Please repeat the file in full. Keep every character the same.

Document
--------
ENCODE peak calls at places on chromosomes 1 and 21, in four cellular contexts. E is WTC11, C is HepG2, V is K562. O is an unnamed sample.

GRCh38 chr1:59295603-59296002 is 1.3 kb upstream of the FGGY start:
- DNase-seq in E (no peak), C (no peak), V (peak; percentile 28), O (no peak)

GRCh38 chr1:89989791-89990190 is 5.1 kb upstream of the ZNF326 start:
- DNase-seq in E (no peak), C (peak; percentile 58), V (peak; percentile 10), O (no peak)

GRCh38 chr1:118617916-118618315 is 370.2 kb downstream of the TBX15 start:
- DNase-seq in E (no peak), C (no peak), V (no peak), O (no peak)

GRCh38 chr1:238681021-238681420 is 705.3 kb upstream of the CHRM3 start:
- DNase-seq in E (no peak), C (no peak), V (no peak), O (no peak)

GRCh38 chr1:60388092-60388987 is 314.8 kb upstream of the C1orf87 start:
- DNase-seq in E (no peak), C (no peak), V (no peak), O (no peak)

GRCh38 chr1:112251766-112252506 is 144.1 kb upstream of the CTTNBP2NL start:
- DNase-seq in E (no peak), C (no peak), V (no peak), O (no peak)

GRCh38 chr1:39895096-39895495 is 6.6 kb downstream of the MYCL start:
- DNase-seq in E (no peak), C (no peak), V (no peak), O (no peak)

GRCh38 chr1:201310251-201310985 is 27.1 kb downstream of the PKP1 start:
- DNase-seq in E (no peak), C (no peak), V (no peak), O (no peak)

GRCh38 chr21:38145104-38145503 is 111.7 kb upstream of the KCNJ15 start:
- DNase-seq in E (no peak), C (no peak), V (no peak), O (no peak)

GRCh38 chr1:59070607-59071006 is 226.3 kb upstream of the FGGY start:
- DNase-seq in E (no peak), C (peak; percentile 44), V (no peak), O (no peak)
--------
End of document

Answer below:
ENCODE peak calls at places on chromosomes 1 and 21, in four cellular contexts. E is WTC11, C is HepG2, V is K562. O is an unnamed sample.

GRCh38 chr1:59295603-59296002 is 1.3 kb upstream of the FGGY start:
- DNase-seq in E (no peak), C (no peak), V (peak; percentile 28), O (no peak)

GRCh38 chr1:89989791-89990190 is 5.1 kb upstream of the ZNF326 start:
- DNase-seq in E (no peak), C (peak; percentile 58), V (peak; percentile 10), O (no peak)

GRCh38 chr1:118617916-118618315 is 370.2 kb downstream of the TBX15 start:
- DNase-seq in E (no peak), C (no peak), V (no peak), O (no peak)

GRCh38 chr1:238681021-238681420 is 705.3 kb upstream of the CHRM3 start:
- DNase-seq in E (no peak), C (no peak), V (no peak), O (no peak)

GRCh38 chr1:60388092-60388987 is 314.8 kb upstream of the C1orf87 start:
- DNase-seq in E (no peak), C (no peak), V (no peak), O (no peak)

GRCh38 chr1:112251766-112252506 is 144.1 kb upstream of the CTTNBP2NL start:
- DNase-seq in E (no peak), C (no peak), V (no peak), O (no peak)

GRCh38 chr1:39895096-39895495 is 6.6 kb downstream of the MYCL start:
- DNase-seq in E (no peak), C (no peak), V (no peak), O (no peak)

GRCh38 chr1:201310251-201310985 is 27.1 kb downstream of the PKP1 start:
- DNase-seq in E (no peak), C (no peak), V (no peak), O (no peak)

GRCh38 chr21:38145104-38145503 is 111.7 kb upstream of the KCNJ15 start:
- DNase-seq in E (no peak), C (no peak), V (no peak), O (no peak)

GRCh38 chr1:59070607-59071006 is 226.3 kb upstream of the FGGY start:
- DNase-seq in E (no peak), C (peak; percentile 44), V (no peak), O (no peak)